Minnows Maldives were never going to be a problem. India’s men shuttlers, riding on the back of a storming 5-0 win against the Philippines on the opening day of the Asia Team Badminton Championships in Alor Setar, repeated the dose in even more emphatic fashion on Wednesday, blanking the Islanders, to ensure their entry into the play-off quarter-finals, with a tie to spare.
Playing the same combination that they had against the Filipinos, India finished the embarrassingly one-sided encounter winning all their five matches in straight games, and without conceding more than ten points per game in any of the matches. In fact, second singles player, Ahmed Nibal, was the only Maldivian to get into double figures in a game, losing 10-21, 4-21 to B Sai Praneeth.
Before that, captain and World No 3 Kidambi Srikanth, had faced no difficulty against Hussein Zayan Shaheed at 21-5, 21-6, playing at less than half-pace, and yet proving streets ahead of his rival. Sameer Verma claimed the distinction of conceding the fewest number of points, as he thrashed Mohamed Arsalaan Ali by an unbelievable margin of 21-5, 21-1 in just 14 minutes.
Later, in the fifth and final match of the tie, the youthful pairing of Shlok Ramchandran and MR Arjun took one minute less than Verma, and conceded one point more, while running roughshod over Nibal and Arsalaan Ali 21-2, 21-5. That result was posted after Indian national runners-up, Satwiksairaj Rankireddy and Chirag Shetty had decimated Shaheed and Hassan Afsheem Shaheem 21-8, 21-8.
It could be said that the Indian squad would have been presented with a better challenge by any one of the numerous badminton clubs that dot Hyderabad city, where most of the national players train and practise – at the Pullela Gopichand Academy.
On Thursday, however, it will be time for much more serious badminton, when the Indian men face Indonesia, the other unbeaten team after two matches each in Group D. It promises to be a tie that could end in a 3-2 result for either team, but neither side will worry overmuch, as both teams will feature in Friday’s play-off quarter-finals.
The Indian women had a rest day on Wednesday, but would have been far from happy at watching the full effect of the enormous all-round strength and depth of the Japanese squad. The women from the Land of the Rising Sun notched a comprehensive 5-0 win over Hong Kong China, against whom India had huffed and puffed to a narrow 3-2 triumph on the previous day.
What’s more, the Japanese dared to play without their ace-in-the-hole, World No 2 Akane Yamaguchi, and allowed their lesser lights, Aya Ohori and Sayaka Sato, an opportunity to get a feel of the courts and conditions. Despite fielding a team that was below full strength, the Japanese girls did not concede a single game in any of the five matches, each of which lasted a mere half-hour, on the average.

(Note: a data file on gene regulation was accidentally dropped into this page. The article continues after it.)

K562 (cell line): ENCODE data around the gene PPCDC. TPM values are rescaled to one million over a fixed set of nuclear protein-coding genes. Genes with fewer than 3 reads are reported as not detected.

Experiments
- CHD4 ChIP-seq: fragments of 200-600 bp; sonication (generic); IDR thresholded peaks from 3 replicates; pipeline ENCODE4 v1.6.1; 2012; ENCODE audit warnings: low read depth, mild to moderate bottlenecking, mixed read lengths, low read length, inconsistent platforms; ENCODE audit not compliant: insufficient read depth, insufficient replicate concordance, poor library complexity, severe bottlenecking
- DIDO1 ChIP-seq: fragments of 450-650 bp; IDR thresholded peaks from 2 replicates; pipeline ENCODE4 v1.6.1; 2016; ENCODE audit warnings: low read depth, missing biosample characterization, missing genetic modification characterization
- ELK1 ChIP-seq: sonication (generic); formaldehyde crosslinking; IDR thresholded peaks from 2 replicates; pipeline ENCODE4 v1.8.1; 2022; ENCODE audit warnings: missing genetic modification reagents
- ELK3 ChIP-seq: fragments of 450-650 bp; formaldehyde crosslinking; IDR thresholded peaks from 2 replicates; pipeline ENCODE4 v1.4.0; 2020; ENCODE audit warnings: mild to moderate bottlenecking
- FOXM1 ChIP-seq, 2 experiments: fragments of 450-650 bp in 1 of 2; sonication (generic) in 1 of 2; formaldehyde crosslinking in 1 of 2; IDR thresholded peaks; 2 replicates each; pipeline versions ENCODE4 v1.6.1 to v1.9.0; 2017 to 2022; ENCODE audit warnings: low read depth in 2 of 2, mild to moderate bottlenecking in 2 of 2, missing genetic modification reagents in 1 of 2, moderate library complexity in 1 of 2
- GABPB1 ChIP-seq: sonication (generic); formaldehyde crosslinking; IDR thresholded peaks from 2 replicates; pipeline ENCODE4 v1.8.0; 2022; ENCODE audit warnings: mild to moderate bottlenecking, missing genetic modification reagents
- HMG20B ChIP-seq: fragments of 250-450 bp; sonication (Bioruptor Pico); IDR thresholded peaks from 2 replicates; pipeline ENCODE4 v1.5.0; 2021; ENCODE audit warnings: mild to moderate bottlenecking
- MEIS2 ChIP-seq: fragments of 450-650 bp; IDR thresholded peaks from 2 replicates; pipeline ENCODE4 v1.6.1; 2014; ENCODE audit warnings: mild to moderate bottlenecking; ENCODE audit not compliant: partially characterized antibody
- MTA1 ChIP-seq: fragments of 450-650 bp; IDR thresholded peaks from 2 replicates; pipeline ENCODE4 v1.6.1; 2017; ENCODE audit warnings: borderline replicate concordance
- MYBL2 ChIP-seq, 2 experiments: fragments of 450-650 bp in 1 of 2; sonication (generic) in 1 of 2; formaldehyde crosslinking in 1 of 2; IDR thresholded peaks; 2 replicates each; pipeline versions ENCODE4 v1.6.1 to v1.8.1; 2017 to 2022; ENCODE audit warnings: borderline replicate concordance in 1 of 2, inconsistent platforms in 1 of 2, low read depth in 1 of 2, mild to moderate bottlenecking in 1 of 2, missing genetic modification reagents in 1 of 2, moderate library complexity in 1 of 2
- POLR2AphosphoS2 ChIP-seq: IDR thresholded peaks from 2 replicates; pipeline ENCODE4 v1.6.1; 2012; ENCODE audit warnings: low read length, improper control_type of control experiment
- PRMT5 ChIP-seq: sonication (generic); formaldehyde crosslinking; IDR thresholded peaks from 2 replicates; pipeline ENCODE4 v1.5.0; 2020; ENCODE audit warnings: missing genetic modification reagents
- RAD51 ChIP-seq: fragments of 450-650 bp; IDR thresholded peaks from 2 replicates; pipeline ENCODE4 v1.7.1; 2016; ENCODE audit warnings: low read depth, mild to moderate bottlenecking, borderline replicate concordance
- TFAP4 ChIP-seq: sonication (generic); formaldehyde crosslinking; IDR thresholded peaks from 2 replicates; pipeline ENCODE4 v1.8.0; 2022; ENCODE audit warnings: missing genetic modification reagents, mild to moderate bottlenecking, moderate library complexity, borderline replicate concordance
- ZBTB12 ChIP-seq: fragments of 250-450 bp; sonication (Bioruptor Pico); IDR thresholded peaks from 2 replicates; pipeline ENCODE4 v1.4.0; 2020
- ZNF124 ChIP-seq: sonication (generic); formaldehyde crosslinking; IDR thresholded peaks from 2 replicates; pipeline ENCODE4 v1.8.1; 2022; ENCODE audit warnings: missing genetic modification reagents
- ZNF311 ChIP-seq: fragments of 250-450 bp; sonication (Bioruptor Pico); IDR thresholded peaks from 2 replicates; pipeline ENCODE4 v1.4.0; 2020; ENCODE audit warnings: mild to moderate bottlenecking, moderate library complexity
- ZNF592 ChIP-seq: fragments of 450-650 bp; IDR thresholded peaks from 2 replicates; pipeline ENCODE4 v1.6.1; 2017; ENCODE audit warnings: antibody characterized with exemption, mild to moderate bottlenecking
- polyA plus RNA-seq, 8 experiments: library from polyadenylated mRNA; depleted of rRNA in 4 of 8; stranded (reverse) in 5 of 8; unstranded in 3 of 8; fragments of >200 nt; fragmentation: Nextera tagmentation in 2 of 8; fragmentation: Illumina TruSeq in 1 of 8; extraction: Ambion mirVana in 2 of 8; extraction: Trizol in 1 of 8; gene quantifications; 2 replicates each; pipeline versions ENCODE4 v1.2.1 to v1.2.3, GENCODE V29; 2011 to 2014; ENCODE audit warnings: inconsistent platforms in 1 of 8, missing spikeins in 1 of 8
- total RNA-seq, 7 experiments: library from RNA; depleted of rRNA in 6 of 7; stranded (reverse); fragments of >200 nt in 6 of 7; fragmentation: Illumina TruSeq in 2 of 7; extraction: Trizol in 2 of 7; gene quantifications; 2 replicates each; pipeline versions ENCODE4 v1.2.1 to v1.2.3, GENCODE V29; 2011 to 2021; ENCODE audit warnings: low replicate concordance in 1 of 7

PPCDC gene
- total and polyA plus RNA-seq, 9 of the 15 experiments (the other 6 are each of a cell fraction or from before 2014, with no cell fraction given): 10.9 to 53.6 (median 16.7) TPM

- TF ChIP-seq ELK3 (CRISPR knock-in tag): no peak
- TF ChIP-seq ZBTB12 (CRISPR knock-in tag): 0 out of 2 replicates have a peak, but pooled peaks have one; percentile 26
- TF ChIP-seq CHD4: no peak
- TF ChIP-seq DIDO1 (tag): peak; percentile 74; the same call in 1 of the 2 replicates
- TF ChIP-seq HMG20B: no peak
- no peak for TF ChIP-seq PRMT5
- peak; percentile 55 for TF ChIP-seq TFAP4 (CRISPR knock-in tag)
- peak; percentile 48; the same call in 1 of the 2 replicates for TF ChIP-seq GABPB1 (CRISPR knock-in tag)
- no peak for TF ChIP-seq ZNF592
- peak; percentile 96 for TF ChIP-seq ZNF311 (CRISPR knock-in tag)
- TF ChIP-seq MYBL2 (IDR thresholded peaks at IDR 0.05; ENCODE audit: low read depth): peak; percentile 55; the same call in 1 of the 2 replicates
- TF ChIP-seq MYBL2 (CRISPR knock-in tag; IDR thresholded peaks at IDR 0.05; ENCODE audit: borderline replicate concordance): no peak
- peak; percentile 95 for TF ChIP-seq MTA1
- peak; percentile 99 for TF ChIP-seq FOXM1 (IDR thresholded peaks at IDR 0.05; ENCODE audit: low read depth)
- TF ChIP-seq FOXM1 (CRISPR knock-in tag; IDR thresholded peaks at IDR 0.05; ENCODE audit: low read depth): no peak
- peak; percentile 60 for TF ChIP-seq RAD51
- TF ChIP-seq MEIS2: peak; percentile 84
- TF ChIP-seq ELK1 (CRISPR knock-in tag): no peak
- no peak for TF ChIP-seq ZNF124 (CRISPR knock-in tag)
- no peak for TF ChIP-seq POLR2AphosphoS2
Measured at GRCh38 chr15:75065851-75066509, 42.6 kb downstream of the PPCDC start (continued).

Although Hong Kong brought Cheung Ngan Yi into the lead singles slot in preference to Yip Pui Yin, whom PV Sindhu had beaten comfortably on Tuesday, Nozomi Okuhara did not have too much difficulty in scoring a 21-14, 21-19 win. The reigning world champion was guilty of taking her foot off the gas pedal when holding a 19-10 lead in the second game, and had to scramble at the end to breast the tape.
The World’s No 1 doubles pair of Ayaka Takahashi and Misaki Matsutomo then strolled to a thumping 21-8, 21-9 triumph in 27 minutes over Ng Wing Yung and Yeung Nga Ting, who had beaten India’s Ashwini Ponnappa and Prajakta Sawant in a close three-game encounter on Tuesday. Sato took one minute longer to administer a 21-8, 21-11 battering to Cheung Ying, who had scored over Sri Krishna Priya Kudaravalli at 22-20 in the third game of a 66-minute duel the previous day.
With the tie already safe, Yuki Fukushima and Sayaka Hirota cantered to a 21-15, 21-7 win over Ng Tsz Yau and a different partner, Wu Yi Ting, who had not played on Tuesday. Aya Ohori rounded off a comfortable day for Japan with a 21-10, 21-18 victory over Yeung Sum Yee, whom Ruthvika Shivani Gadde had to struggle to beat in three games in the fifth and final match of the India-Hong Kong tie.
Watching the one-sided Japan-Hong Kong clash from the Sultan Abdul Halim Stadium stands, the Indian players would hardly have been sanguine about their prospects against Okuhara & Co on the morrow. The one match India is capable of winning is Sindhu's tie against Yamaguchi; even that one is not a dead certainty. Gadde could run Japan’s third singles player close, but the Indian doubles combinations have scant chance to bring home the bacon against Japan’s crack pairings.
The one good thing is that the Indian women’s team is assured of progressing to the play-off quarter-finals, even as the second-placed side in Group W. And if they get a favourable draw at the last eight stage, when the eight teams’ names are randomly shuffled, as per the rules of the Badminton World Federation (BWF), Sindhu & Co could be in with a chance of a medal.
Updated Date: Feb 08, 2018 11:14 AM